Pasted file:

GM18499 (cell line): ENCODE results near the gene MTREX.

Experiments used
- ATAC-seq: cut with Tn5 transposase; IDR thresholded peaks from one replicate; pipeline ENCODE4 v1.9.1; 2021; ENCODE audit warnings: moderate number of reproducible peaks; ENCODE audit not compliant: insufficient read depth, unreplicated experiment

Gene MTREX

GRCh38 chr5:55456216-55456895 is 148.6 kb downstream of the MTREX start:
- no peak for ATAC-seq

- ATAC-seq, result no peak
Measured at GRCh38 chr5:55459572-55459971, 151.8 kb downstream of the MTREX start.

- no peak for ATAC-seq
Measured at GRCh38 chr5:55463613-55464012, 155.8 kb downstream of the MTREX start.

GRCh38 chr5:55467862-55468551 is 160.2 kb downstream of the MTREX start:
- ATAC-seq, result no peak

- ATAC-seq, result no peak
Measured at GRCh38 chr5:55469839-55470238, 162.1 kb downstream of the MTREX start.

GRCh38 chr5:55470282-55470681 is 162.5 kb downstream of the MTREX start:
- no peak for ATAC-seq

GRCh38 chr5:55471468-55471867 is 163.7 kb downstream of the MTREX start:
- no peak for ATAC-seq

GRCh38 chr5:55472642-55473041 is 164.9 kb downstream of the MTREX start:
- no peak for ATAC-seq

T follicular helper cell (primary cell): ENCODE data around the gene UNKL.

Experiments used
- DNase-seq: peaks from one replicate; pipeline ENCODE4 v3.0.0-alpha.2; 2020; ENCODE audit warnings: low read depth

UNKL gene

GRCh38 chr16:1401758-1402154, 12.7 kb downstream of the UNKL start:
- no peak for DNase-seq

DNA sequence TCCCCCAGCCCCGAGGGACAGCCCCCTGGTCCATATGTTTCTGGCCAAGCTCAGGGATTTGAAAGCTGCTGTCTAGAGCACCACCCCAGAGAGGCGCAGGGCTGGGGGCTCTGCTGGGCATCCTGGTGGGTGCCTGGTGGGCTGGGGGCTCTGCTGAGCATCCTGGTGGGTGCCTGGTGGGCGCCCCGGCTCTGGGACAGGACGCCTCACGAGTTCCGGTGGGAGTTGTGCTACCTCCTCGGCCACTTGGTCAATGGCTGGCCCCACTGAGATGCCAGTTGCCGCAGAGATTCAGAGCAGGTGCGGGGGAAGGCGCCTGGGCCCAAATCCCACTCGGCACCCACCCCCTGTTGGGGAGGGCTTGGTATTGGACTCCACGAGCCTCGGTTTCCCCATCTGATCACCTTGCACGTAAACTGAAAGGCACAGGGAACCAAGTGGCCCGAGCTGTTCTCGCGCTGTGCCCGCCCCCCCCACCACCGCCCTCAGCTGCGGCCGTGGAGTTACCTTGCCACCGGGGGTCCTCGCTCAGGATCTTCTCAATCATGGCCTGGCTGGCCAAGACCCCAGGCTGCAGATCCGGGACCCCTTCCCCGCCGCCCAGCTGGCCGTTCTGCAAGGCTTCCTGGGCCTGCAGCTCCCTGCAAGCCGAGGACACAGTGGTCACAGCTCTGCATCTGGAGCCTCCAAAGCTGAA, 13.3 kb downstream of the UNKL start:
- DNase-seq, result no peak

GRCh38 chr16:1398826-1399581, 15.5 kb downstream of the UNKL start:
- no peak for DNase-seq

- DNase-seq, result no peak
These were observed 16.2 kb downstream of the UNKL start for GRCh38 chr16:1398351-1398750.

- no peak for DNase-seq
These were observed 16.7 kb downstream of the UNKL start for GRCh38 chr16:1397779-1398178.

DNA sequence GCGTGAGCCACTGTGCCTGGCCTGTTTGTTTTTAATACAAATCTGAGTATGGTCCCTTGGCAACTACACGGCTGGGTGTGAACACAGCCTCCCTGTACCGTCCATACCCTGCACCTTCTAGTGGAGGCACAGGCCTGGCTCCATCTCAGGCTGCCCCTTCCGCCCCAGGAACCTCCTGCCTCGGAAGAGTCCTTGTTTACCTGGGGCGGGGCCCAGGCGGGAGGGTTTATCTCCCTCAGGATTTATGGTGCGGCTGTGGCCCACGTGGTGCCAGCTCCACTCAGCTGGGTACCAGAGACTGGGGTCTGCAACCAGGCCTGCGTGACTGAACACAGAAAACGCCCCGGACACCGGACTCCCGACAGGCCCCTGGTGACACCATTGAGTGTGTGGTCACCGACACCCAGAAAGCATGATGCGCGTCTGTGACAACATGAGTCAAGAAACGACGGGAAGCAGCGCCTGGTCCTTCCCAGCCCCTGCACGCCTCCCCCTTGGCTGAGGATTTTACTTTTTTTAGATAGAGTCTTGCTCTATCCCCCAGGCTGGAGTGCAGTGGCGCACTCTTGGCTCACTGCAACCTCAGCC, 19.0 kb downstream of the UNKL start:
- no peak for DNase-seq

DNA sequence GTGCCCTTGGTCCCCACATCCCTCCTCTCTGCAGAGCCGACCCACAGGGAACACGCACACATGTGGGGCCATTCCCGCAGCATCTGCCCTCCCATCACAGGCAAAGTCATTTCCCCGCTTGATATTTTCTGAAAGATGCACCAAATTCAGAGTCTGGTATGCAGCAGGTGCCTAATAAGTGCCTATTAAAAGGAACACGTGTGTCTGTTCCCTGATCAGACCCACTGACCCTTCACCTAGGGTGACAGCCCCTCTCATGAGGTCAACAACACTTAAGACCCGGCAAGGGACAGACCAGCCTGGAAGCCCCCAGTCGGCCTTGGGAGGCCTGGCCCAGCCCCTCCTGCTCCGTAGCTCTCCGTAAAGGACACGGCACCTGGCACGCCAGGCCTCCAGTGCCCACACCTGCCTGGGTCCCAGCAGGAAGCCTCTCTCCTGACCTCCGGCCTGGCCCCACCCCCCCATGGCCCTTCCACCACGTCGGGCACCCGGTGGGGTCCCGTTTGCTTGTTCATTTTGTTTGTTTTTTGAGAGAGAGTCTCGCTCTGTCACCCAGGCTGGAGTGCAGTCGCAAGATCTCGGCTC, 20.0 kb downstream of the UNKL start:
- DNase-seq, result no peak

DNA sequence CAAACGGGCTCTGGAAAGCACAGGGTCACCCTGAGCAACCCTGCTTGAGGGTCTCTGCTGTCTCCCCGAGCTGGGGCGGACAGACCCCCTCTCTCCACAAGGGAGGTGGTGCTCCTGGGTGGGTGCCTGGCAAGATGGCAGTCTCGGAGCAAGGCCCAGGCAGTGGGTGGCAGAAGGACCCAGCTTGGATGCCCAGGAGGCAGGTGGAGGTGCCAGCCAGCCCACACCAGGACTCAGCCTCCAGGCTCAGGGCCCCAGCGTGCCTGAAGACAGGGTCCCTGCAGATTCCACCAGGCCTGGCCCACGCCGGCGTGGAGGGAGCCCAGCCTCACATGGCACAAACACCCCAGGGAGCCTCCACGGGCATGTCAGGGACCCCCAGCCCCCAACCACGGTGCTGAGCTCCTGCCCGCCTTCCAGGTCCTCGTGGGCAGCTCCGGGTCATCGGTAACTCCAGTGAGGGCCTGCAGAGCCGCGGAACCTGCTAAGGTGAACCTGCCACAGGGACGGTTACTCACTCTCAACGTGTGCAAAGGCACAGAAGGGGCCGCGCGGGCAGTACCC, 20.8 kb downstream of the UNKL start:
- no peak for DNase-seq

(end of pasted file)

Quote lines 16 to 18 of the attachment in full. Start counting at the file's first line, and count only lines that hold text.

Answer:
- no peak for ATAC-seq

GRCh38 chr5:55471468-55471867 is 163.7 kb downstream of the MTREX start:
- no peak for ATAC-seq